Professor Mark Drumbl
On September 27, 2016, the International Criminal Court (ICC) sentenced Ahmad al-Faqi Al Mahdi, a teacher from Mali, to nine years' imprisonment. The charges were intentional attacks upon cultural property in Timbuktu, notably, a set of Sufi shrines built upon the graves of Muslim clerics. This case is the first brought on these charges at the ICC, and is also the first ICC prosecution to be resolved through a plea bargain.
This seminar tells the story of the Al Mahdi case and how Timbuktu came to The Hague. It tells this story with a view to assessing the role of international criminal law, and war crimes prosecutions, in protecting cultural heritage. This seminar also unpacks thorny questions as to how to value cultural property and determine what, exactly, constitutes the kind of property whose destruction should be criminalized, which "cultures' should be protected, and who exactly "owns' the property in question.
About the speaker
Mark A Drumbl is the Class of 1975 Alumni Professor at Washington & Lee University, School of Law, where he also serves as Director of the Transnational Law Institute. He lectures, practices, and publishes widely in the area of international criminal law, post-conflict justice, and public international law.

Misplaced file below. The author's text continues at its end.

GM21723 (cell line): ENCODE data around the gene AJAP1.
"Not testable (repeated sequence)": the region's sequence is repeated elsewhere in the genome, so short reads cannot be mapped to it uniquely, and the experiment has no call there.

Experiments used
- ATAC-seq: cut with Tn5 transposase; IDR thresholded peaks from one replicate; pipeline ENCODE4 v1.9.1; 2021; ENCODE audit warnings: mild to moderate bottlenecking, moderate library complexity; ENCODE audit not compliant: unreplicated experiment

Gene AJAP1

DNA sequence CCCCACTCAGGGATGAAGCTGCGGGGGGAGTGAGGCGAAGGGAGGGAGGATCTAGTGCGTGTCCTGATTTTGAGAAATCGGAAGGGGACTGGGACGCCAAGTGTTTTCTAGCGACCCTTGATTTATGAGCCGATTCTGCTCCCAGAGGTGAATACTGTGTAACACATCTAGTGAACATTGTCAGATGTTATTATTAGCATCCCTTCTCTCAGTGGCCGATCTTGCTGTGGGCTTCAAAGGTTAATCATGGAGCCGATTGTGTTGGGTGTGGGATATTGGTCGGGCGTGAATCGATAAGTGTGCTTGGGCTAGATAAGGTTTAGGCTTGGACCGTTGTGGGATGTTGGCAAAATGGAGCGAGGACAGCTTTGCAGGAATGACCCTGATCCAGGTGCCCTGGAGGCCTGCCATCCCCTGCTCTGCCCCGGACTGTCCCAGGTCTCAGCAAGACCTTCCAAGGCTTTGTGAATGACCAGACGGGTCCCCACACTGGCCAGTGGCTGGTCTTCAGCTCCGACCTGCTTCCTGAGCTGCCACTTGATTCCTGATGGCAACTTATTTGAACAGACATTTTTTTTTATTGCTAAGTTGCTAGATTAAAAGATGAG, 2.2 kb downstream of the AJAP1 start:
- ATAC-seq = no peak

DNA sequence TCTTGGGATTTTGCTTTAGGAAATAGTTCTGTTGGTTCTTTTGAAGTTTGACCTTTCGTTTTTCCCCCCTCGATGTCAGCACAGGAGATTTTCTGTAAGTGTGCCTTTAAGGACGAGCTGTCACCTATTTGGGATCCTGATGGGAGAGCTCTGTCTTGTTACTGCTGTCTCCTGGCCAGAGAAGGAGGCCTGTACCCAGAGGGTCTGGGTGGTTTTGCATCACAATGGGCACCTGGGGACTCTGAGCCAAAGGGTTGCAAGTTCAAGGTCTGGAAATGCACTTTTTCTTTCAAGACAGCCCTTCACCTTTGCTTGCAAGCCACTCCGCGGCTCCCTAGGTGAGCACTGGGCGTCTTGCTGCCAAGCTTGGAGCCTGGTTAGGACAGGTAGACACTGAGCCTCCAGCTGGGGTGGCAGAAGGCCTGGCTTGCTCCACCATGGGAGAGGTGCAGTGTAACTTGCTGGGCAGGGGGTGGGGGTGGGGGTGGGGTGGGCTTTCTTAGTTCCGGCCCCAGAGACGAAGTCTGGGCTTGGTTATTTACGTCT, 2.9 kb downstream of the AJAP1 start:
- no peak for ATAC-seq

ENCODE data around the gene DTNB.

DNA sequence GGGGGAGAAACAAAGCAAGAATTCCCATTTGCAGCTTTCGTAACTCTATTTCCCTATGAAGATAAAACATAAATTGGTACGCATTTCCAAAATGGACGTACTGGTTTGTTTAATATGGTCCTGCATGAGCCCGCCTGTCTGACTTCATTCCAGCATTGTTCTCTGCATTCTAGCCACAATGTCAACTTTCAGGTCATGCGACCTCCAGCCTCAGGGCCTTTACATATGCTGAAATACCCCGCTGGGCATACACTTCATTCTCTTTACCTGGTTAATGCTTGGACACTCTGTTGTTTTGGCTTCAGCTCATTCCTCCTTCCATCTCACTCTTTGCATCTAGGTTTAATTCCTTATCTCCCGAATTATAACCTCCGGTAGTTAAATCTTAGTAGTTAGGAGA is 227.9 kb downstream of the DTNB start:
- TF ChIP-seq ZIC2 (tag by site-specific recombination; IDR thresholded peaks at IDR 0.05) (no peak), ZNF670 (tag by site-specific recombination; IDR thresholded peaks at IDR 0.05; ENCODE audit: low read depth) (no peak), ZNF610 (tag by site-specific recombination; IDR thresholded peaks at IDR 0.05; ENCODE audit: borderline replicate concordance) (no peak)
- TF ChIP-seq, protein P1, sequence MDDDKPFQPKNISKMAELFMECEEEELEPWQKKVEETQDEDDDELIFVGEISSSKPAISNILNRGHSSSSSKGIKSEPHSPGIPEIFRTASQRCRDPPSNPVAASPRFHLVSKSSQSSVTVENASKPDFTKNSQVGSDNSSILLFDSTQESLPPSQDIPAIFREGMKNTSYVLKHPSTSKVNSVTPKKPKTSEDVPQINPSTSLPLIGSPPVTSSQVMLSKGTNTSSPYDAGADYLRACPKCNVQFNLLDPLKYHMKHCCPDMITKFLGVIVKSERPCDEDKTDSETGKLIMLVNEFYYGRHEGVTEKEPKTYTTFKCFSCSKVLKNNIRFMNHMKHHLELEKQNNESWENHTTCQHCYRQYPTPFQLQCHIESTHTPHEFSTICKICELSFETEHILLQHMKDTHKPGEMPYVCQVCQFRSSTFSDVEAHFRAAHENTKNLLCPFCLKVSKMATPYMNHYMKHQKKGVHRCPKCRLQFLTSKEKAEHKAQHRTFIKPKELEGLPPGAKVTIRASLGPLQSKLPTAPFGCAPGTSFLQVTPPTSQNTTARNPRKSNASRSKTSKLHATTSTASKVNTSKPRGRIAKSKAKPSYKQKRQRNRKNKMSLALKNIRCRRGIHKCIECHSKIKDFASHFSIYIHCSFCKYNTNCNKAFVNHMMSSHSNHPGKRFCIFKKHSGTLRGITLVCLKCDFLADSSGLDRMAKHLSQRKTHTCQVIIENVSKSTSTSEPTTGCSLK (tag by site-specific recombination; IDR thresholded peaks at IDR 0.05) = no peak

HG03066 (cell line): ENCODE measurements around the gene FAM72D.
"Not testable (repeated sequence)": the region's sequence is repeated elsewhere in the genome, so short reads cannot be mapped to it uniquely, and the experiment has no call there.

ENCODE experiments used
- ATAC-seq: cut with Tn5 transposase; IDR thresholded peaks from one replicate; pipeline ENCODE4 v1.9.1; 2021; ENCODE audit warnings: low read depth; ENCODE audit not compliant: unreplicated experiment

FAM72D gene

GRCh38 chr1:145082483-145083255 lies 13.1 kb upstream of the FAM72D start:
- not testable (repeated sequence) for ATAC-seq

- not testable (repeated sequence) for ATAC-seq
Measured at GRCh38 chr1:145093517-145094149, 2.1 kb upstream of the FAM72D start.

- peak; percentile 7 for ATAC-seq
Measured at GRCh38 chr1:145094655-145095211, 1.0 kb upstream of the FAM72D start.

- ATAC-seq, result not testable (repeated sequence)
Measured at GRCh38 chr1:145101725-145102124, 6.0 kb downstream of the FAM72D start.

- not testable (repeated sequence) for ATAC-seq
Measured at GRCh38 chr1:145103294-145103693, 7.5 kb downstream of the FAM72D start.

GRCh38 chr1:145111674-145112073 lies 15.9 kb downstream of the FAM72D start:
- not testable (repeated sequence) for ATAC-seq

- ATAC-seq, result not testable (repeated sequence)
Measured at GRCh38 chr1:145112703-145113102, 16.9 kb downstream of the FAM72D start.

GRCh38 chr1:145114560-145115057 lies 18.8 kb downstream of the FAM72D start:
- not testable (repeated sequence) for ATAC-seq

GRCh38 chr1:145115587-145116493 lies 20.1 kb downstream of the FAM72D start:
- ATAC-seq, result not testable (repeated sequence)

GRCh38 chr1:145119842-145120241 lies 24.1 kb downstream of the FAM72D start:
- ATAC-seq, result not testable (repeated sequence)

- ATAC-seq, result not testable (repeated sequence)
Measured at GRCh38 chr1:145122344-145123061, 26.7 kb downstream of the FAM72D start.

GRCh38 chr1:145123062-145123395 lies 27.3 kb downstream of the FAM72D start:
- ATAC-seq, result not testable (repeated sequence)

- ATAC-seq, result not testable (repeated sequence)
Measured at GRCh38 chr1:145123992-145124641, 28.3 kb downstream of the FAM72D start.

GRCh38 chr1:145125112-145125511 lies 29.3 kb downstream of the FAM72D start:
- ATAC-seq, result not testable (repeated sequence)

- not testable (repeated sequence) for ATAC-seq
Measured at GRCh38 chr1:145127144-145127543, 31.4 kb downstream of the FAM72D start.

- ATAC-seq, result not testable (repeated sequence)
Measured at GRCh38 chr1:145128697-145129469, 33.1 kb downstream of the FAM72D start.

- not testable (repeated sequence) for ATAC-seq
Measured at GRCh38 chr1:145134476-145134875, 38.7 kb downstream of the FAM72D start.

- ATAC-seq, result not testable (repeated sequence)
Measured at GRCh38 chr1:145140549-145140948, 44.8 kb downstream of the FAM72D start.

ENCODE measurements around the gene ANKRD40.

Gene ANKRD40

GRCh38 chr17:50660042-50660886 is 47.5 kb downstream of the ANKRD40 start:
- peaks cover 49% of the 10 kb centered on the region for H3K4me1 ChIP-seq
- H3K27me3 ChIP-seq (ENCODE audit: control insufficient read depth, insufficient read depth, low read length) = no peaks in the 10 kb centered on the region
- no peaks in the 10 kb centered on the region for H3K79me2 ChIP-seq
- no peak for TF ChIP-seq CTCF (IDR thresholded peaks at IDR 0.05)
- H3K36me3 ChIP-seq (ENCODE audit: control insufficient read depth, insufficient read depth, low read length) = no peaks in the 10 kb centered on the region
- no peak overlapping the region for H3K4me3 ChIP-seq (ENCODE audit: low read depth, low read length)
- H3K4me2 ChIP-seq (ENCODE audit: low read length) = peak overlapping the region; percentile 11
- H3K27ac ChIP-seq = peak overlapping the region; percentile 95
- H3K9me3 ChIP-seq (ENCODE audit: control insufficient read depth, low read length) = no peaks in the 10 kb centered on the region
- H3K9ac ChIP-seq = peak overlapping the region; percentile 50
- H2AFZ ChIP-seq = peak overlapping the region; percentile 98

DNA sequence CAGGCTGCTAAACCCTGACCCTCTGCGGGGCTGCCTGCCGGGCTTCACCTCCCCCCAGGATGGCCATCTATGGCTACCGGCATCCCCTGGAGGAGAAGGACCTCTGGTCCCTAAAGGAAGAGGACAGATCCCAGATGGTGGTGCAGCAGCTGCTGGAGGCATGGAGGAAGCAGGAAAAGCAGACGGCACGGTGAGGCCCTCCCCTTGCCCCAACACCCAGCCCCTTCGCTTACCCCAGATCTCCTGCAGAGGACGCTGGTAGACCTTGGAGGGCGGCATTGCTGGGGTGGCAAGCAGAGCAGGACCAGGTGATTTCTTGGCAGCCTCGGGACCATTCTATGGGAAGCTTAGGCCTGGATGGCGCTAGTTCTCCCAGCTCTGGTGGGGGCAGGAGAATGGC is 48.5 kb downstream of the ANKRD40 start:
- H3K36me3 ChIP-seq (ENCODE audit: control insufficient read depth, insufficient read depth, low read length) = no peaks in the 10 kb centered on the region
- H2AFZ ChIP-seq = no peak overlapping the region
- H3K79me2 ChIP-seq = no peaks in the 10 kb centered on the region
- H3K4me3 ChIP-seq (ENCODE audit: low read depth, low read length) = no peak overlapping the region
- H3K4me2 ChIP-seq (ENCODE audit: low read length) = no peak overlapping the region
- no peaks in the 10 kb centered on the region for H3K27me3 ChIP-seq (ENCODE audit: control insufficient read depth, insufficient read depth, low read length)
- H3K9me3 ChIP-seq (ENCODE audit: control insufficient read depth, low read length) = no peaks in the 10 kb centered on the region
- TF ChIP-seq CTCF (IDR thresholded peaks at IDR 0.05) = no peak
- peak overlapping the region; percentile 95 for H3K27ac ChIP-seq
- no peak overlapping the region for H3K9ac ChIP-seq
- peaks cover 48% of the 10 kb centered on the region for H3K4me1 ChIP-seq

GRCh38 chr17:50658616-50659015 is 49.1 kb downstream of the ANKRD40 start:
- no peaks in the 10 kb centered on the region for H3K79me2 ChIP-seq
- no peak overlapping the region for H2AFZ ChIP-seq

His book, Atrocity, Punishment, and International Law (Cambridge University Press, 2007) has won commendations from the International Association of Criminal Law (U.S. national section) and the American Society of International Law. In 2012, he published Reimagining Child Soldiers in International Law and Policy (Oxford University Press), which has been effusively reviewed and critically acclaimed. He is co-editing the Research Handbook on Child Soldiers (with Dr. Jastine Barrett). He has additionally taught at a number of law faculties, including Oxford, Paris, Melbourne, Monash, Ottawa, and the Free University of Amsterdam.
About this seminar
Light refreshments will be provided from 5.30pm with the seminar to commence at 6.00pm.
RSVP on or before Tuesday 14 August 2018 , by email email@example.com